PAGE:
Trump says tanker attack 'has Iran written all over it' as Tehran denies involvement
IRIB News Agency via AP
- President Trump doubled down on US accusations that Iran was behind the attacks on two tankers in the Gulf of Oman early Thursday.
- The president told Fox & Friends Friday morning that the attack "has Iran written all over it," stressing that the US has evidence of Iran's alleged misconduct.
- Tehran has repeatedly denied any involvement in the latest attacks, which come on the heels of a similar attack last month.
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President Donald Trump said Friday morning that the tanker attack in the Gulf of Oman on Thursday "has Iran written all over it," stressing that Iran was definitely behind the attacks even as Tehran continues to deny any and all involvement.
"Iran did do it, and you know they did it because you saw the boat," the president told Fox and Friends. Photos and videos released by US Central Command show a suspected unexploded limpet mine fixed to the side of one of the tankers, as well as the crew of an Iranian Gashti-class patrol boat taking the mine.
Trump said the Iranians were trying to hide the evidence. "That was exposed, that was their boat, that was them, and they didn't want the evidence behind," Trump further explained. "I guess they didn't know that we have things that we could detect in the dark."
A limpet mine is a type of explosive with a detonator that can be attached to the hull of a ship using magnets. This type of weapon is believed to have been deployed in an attack on four tankers in May, an incident that the US also blamed on the Iranians.
The president's comments to Fox follow a statement from Secretary of State Mike Pompeo Thursday afternoon accusing Iran of carrying out the attacks on two tankers, the Norwegian-owned MT Front Altair and the Japanese-owned Kokuka Courageous.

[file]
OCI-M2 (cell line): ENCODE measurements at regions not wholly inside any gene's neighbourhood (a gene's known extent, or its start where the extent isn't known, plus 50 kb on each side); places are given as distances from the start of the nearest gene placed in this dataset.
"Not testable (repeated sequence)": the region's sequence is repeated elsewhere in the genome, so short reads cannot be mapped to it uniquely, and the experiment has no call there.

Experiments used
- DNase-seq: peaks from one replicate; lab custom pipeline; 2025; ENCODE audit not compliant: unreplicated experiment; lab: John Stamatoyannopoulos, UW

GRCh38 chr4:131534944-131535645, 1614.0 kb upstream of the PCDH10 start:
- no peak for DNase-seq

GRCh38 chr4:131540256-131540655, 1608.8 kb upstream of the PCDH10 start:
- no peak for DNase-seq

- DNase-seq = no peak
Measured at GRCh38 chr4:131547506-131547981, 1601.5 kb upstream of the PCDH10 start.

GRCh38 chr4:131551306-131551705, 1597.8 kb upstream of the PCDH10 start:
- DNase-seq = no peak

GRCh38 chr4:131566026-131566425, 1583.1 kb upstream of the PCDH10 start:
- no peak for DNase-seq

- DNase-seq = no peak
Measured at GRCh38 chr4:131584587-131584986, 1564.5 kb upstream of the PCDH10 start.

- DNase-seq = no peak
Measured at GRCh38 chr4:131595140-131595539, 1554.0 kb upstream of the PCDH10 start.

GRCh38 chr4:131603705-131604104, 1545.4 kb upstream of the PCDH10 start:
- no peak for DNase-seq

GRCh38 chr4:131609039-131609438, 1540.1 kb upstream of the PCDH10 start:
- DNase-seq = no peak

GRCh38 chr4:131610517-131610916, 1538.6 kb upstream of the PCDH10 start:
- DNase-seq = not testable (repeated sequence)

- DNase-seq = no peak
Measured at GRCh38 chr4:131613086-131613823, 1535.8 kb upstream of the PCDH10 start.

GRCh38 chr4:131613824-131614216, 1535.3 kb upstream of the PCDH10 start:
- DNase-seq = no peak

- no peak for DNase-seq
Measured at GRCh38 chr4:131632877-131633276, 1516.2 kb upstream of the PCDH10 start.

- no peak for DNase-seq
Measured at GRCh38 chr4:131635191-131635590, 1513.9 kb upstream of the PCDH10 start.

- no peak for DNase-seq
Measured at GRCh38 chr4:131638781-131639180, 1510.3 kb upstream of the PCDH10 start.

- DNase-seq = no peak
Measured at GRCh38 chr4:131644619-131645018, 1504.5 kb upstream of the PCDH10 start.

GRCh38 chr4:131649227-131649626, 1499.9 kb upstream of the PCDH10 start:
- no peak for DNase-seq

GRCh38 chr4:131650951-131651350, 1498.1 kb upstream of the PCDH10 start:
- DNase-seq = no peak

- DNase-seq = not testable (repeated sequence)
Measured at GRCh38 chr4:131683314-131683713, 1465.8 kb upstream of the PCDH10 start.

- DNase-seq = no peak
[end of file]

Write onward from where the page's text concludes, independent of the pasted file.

"On April 22, Iran promised the world it would interrupt the flow of oil through the Strait of Hormuz. It is now working to execute on that promise," Pompeo explained. "These attacks are a threat to international peace and security, a blatant assault on the freedom of navigation, and an unacceptable escalation of tension by Iran."
Iran, as it did last month, has rejected US accusations.
Iranian Foreign Minister Mohammad Javad Zarif said on Twitter Thursday that the US "immediately jumped to make allegations against Iran - [without] a shred of factual or circumstantial evidence." Iranian Foreign Ministry spokesman Abbas Mousavi said Friday that the accusations are "alarming."
Asked about a response to the latest incident, Trump said Friday, "We don't take it lightly, that I can tell you." He added that Iran is in "deep, deep trouble."
The US began deploying troops and weapons into the CENTCOM area of responsibility last month in response to "troubling and escalatory indications and warnings" from Iran. Gen. Frank McKenzie, CENTCOM commander, recently told reporters that there are talks about a more robust US military presence in the region.
One option reportedly being discussed is military escorts for commercial ships, The Washington Post reported Friday, citing US officials who made it clear that no decision has yet been made on a response.
CENTCOM told Business Insider that it has not yet received any guidance or orders calling for an escalation of forces or a change in posture, despite Thursday's accusations.